Drunk-driving reality hits
Ronan High School students head-on
looks on as Ronan High School sophomore Marley Tanner lays “dead” on
the pavement while senior Abby Luke hangs lifeless out a window after a
mock head-on collision involving drunk drivers on Thursday afternoon at
the Ronan High School parking lot. (Lailani Upham photo)
RONAN — Every 15 minutes somebody
is killed by a drunk driver, according to Lake County Sheriff Deputy
Ronan High School demonstrated the disturbing fact
last Thursday with a mock accident scene and memorial service for 19
“dead” students. The scene of the head-on collision was directly in the
middle of the high school parking lot that caught the attention of
drivers passing by to take a moment to gander at the commotion.
The accident scene is what is called a Ghost-out
organized by Deputy Gillhouse. The reenactment happens every four years
at Ronan High School, according to Gillhouse.
and staff observe emergency workers remove a car roof then carefully
extract students “injured” bodies from a mock head on collision during
the Ronan High School Ghost Out. (Lailani Upham photo)
The 19 students who played the role of
“deceased” were in their respected classes when received a tap on the
shoulder to turn and face the Grim Reaper, the Angel of Death.
After a student was tapped they were pulled from
the class where they received a quick “Hollywood” style make-up job of
gashes and wounds. The students were then returned to class as a “dead”
victim of a drunken-driving accident. They were no longer allowed to
speak or interact with their classmates the rest of the day. “It was
pretty intense,” said Alice Van Gunten, a Junior at Ronan about the
experience playing a victim. “It’s a life-changing experience to not
drink and drive,” Van Gunten added.
Shelby Fisher is transported from vehicle to ambulance after sustaining
a severe head injury. Shelby “dies” shortly after arriving inside the
ambulance. She is escorted out by the Grim Reaper and somberly grazes
the scene. (Lailani Upham photo)
Kirk Bartel, a paramedic with Ronan
Ambulance, shared with the students how he sees the tragedy of
accidents on the scene, and told the students of a close to home
incident that happened a few years back involving a relative. He told
the students about the night he was called out to a scene to find his
dad there first. “It was this time of year,” he said. “I get to the
scene, and my dad is there - he asked me, ‘Do you know what kind of car
your cousin drives?’” Bartel explains. Bartel says he thinks of the car
model and instantly looks over to see it is his cousin’s car, “Sure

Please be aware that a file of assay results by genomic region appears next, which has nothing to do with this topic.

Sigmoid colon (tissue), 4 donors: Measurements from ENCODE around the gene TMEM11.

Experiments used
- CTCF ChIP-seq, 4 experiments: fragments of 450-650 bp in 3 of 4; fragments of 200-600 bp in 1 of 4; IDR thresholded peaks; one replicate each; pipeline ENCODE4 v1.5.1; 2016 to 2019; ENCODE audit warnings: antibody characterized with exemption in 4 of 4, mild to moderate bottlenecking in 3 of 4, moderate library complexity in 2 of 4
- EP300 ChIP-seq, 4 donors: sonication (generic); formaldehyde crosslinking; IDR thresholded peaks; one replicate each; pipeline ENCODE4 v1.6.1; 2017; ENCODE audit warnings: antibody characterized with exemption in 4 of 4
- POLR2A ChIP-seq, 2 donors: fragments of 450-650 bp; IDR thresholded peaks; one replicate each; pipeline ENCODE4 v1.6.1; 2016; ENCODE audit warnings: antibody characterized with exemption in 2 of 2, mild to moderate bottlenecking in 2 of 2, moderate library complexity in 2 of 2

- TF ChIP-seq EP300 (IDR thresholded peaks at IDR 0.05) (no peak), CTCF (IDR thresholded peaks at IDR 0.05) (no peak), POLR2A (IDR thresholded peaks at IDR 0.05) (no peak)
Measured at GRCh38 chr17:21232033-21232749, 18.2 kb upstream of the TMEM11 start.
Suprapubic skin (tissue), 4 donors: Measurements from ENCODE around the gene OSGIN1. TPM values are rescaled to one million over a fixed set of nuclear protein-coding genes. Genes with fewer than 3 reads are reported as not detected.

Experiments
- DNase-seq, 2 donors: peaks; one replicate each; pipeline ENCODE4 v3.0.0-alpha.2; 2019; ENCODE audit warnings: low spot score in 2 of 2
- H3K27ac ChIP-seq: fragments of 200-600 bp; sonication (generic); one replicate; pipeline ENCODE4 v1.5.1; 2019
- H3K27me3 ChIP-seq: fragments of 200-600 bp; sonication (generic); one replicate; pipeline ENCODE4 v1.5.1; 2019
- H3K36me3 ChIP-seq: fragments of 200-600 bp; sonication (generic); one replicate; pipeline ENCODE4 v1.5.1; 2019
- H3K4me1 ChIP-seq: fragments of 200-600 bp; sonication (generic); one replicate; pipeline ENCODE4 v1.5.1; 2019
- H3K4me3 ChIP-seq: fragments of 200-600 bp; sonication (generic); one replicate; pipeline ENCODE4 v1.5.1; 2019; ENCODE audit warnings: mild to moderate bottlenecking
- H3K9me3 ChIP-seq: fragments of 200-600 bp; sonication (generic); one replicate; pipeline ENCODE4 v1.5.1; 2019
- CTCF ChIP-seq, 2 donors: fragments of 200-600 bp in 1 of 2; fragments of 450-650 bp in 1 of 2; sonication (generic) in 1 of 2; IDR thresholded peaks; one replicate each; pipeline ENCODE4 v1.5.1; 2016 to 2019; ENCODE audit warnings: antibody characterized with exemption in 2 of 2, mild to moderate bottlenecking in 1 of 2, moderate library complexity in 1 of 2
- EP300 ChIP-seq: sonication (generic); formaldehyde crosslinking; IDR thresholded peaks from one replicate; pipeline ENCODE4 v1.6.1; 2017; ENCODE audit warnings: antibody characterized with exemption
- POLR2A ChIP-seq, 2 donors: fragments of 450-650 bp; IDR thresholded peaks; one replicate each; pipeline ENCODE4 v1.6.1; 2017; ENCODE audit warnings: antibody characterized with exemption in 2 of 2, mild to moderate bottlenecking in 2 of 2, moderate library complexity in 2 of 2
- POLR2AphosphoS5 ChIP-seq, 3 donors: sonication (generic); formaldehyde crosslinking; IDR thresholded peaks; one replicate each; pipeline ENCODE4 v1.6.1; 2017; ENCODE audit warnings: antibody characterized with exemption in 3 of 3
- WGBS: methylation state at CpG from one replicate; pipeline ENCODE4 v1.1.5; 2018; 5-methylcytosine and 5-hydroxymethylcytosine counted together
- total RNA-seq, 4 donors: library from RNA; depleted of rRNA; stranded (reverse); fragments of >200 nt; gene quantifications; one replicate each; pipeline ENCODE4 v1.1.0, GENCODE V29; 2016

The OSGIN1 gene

enough it was his, and I went in to a panic. He’s lifeless, laying face
down. I thought it was a dream,” he added.
Bartel told the students he shares his story with
them in hopes to make them think about their choices. “We want to teach
and show you what can happen if you drink and drive,” he said.
“Remember there is somebody that wants to see you the next day,” he
pleaded with the students.
The dim lit gymnasium was still and silent, as
stories of real-life incidents were shed upon to the student body, by
law enforcement officials and emergency responders.
CSKT police officer, Don Bell shared a story of
what he believed was the worst accident he witnessed. It involved a
drunken driver involving three vehicles.
The victims were a 34-year-old mother and her
eight-year-old son, dead on the scene.
“When you put an eight-year-old in a body bag -
that’s real,” he said. The drunk driver walked away with no injuries.
Bell urged the students to take the demonstration
serious, “Soak this in, because it is real,” he said.
High School students stand in front of the entire school body and staff
during a “memorial” that was held in their honor after being “killed”
in accidents involving drunk drivers. (Lailani Upham photo)
After the memorial service
students followed the law enforcement officials to the parking lot to
find a head-on collision of a Chevy Astro van and a saab vehicle loaded
with students severely injured. On the pavement, one body had flown
through the window - dead. One girl hanging lifeless out a broken van
One student said as she watched the commotion of
emergency responders and police officials on the scene that it felt
realistic and the feeling was “very sad.” Another student responded
that she never wanted to drink or drive, while another stated she never
wanted to drink after witnessing the Ghost-Out.
Weston Kiehn, a Senior, who was a “drunk driver”
in one of the vehicles said that the experience of it all was, “very
uncomfortable.” He said he hopes the message from this experience the
students witness, is to not drink and drive.
March 20 was prom night for both Ronan and Polson
High School. No under age DUI’s were issued from Lake County Sheriff’s
department or from CSKT Tribal Police Department.